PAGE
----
The redemption thing has nothing to do with me as an actor – when I said I followed Ken with total trust in Northern Belfast, that was probably a mistake, and a very naïve one on my part.  It was a film about Northern Ireland, and what I understood in retrospect is that he cast us very well: he cast myself, Brad Dourif and two other actors and we were to be a kind of United Nations group who went to interview people about their civil rights. We were actually in Belfast, in the middle of the Troubles, and the first assignment was to interview actual people who had safe houses, had already been incarcerated or had been involved in some kind of warfare. The first thing we filmed was back in London, and he set up a press meeting with actual journalists who had been covering the Troubles in Northern Ireland. We had to represent the interviews we had just done to actual journalists. Basically, I was very innocent of the intricacies of what was happening politically in Northern Ireland: it was perfect for him because he could mold me in the way that he needed to for the film.

It’s part of the structure of the way he tells stories: he often casts non-professionals, he doesn’t give them the script, he likes to have the spontaneity of live interaction. He cast some actors in the film – myself and Brian Cox – but also non-professional actors. He did give us the script, I told him he could trust me and still make him believe I don’t know what is going to happen even though I did. I adore him. I think there is a wide range of his films and there are many young filmmakers that are very interested in that kind of film. They are not interested in working with actors, they want to work with non-professionals. Chloé Zhao, for instance, who made The Rider last year, is working in that world. Ken is able to do a hybrid film, where he casts professionals and non-professionals: I’m not sure it always works, but he has developed a way of making that successful.

Didier Allouche: Some of your characters resonated with audiences all over the world, such as Marge in Fargo, the mother in Almost Famous, Mildred in Three Billboards, Olive Kitteridge… Kelly Reichardt, who directed Certain Women, said it is incredibly difficult to tell women’s stories that are not the usual ones. Do you agree with that, and do you think things are changing?

Frances McDormand: […] Long format television has changed that. It was evident ten years ago that there were really interesting female characters whose stories were being told on television, not in films. It’s about money and a lack of imagination. I’ve been trying to work this out for a long time […] I think part of the problem is about failure and success: women storytellers are not given the opportunity to fail. They can succeed, but they can only fail once. Male storytellers can fail three times at least and still be given money to make another film. And it’s not just women, it’s people of color: they have rich and authentic stories but they have to have people in power who are interested and who allow them to fail more than once.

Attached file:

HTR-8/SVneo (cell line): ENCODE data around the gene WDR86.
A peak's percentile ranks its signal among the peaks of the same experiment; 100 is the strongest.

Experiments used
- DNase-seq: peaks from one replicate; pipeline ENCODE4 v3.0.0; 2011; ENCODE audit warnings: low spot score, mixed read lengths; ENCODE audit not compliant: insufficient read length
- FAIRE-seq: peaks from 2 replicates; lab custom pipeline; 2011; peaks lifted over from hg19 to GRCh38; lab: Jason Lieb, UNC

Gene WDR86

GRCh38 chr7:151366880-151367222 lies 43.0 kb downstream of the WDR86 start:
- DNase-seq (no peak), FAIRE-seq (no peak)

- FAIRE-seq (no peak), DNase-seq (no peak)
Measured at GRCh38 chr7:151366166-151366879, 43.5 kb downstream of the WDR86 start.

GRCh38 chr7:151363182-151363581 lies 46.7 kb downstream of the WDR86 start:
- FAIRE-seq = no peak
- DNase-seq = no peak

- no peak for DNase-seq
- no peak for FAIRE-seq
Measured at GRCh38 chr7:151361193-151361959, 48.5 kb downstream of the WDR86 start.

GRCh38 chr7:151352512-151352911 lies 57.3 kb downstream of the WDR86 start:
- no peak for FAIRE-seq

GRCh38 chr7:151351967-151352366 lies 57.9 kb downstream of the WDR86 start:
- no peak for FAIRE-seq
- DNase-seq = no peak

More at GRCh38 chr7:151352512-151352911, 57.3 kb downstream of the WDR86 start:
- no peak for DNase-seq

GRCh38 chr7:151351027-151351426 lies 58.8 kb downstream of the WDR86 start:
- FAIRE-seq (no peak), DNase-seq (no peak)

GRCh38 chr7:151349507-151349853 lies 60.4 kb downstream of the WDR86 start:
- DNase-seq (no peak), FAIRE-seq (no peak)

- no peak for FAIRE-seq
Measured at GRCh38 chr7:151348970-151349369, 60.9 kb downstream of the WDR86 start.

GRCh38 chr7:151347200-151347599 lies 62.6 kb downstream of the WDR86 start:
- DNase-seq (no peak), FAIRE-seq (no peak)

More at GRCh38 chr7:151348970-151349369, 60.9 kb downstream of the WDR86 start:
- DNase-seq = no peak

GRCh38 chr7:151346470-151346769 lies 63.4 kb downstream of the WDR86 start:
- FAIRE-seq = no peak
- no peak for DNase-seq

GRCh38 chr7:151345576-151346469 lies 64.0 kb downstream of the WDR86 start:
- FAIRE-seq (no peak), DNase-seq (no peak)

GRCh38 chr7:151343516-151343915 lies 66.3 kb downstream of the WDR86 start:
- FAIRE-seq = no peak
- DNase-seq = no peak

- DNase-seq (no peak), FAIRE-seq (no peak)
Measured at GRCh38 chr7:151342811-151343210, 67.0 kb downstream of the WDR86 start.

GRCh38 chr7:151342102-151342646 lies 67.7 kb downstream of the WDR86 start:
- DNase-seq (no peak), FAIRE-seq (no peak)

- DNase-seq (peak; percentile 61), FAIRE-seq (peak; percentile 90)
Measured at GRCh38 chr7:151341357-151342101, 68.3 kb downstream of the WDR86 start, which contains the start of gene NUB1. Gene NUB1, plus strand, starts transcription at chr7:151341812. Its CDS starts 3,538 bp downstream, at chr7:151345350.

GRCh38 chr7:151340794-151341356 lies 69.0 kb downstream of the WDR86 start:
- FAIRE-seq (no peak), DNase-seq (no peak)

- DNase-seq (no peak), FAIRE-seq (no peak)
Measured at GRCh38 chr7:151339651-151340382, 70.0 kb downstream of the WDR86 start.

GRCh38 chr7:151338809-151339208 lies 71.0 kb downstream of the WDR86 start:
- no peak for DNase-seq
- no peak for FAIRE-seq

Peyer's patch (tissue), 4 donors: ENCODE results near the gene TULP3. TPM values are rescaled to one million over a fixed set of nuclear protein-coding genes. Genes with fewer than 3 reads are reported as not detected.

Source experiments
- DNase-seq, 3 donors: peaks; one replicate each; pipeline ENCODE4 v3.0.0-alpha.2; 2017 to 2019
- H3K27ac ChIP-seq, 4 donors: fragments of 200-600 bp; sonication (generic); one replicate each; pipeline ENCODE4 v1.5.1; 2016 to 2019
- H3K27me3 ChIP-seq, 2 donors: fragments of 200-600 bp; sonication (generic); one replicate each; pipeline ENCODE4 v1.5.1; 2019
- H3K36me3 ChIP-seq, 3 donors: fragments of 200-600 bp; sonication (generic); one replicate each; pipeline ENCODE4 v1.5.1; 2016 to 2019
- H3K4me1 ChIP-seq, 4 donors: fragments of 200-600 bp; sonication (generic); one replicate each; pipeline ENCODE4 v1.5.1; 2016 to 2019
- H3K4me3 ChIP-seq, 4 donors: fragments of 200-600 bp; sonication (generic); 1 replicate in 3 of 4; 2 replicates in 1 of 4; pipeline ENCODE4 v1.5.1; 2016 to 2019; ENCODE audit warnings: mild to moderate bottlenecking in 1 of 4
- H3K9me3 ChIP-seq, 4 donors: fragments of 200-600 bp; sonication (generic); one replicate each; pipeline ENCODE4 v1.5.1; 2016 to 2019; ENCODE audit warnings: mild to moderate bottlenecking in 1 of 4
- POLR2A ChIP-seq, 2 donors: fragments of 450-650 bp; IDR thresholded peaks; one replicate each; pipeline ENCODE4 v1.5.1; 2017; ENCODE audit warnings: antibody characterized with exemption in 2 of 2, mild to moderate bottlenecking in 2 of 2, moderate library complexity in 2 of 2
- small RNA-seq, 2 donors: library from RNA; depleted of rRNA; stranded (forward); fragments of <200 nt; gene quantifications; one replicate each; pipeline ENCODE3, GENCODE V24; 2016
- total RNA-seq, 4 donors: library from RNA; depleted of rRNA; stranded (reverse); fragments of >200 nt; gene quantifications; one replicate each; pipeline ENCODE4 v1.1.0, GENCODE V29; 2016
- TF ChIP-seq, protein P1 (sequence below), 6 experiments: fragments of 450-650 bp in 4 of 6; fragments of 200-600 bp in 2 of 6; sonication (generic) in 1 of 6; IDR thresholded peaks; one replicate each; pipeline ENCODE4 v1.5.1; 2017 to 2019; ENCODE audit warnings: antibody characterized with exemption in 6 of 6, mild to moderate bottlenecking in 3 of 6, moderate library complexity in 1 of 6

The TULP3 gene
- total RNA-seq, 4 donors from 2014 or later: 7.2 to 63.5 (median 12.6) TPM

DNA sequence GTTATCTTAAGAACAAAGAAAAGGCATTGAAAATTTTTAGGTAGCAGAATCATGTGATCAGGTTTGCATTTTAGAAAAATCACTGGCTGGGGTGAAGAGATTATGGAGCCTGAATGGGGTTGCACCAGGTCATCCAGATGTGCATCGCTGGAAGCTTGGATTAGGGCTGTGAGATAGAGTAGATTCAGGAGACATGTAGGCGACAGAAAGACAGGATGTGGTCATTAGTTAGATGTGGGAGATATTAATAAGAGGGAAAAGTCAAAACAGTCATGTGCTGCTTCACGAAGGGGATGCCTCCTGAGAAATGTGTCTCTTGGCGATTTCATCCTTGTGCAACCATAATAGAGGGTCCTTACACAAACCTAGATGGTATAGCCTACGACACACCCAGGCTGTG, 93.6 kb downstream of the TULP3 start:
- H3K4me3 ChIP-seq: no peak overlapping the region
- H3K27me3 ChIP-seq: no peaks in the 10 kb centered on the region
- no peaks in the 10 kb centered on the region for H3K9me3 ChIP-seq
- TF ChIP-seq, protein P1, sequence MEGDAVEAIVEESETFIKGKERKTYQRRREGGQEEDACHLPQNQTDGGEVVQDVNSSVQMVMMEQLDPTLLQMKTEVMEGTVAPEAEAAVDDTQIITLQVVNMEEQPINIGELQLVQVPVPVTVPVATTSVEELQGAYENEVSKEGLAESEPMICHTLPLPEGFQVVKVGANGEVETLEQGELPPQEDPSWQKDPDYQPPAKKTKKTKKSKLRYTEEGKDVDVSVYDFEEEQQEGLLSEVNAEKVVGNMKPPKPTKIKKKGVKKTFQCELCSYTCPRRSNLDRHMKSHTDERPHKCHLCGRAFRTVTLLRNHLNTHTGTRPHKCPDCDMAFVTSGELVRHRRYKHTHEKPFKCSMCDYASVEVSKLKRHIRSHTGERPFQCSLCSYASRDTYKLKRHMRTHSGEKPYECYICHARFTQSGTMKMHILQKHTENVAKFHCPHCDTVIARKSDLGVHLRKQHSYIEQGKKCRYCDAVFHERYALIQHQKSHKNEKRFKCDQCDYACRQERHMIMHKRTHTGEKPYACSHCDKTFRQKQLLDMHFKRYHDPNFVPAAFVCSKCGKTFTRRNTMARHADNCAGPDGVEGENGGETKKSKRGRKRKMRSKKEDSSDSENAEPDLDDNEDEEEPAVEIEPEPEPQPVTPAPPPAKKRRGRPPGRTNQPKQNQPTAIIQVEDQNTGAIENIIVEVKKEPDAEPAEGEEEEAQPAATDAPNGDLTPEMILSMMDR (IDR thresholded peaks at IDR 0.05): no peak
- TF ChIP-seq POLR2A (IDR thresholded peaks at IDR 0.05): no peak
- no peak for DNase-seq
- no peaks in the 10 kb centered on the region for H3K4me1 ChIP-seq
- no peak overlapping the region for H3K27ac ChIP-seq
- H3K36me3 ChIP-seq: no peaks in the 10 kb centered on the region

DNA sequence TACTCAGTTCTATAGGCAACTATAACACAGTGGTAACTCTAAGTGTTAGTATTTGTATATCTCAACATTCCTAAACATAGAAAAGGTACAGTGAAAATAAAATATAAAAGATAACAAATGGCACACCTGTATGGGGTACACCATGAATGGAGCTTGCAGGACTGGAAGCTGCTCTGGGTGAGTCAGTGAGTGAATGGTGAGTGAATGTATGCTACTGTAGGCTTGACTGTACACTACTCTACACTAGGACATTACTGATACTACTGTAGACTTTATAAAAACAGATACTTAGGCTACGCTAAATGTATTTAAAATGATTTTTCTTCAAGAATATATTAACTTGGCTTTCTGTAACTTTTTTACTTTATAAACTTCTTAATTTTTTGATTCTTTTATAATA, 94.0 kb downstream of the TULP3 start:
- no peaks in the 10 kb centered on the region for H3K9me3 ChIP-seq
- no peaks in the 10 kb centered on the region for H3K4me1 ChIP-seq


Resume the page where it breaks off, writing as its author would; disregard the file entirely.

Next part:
I was just reading an article about women gaining power in the workplace. The advice that we are often given is to be more assertive, not to make apologies for ourselves, and to try to win in a competitive situation by whatever means possible; this woman [in the article] was positing the possibility that we use what we are better at, which is that an apology is power, that assertiveness can be assaultive and that competition can be collective, and not singular. Instead of trying to adopt more standard male roles of business, we should teach them ours.


Didier Allouche: Your speech at the Oscars, when you won for Three Billboards, is unforgettable. You asked the other women nominated to stand up and there were only ten of them…

Frances McDormand: No, there was one representative in every category except in special effects.

Didier Allouche: You finished your speech with the “inclusion rider” ((The Washington Post defines the inclusion rider as “a stipulation that the cast and/or the crew in a film reflect real demographics, including a proportionate number of women, minorities, LGBTQ individuals and people with disabilities. Big-name actors who have leverage in negotiations could put this stipulation into their contracts and drastically change representation in film”. ))It is too politically correct to be applied but the principle of it seems right.

Frances McDormand: I want to take as many public opportunities as I can to say this: I am not a politician, I am an actor. To preface the story: I had the opportunity to go through the entire award season with Three Billboards and my character, and be invited to the stage, to the microphone, at every single event. I traveled through the award season – we call it the Convention in our family – with the same group of women in my category and in other categories […]. Every time, whatever the expectations the other women had about going to that stage, I never felt anything but support when I went there. But by the time I got – thankfully – to the last stage and microphone, I knew they had to be incorporated, because we had all done it. A couple of weeks before that last event, I was having drinks with Greta Gerwig at yet again another party after yet again another ceremony and I said: “If I get up there again, what if I tried this? Do you think it would work?” She said it would, absolutely, and we worked it out how it might go. Two nights before the Academy Awards, I was at a dinner, and the person sitting next to me said: “Have you ever heard of the inclusion rider?” She explained that you could actually contractually push the hand of a production company to consider giving equal parity to the choices that we made in casting and crewing on a film.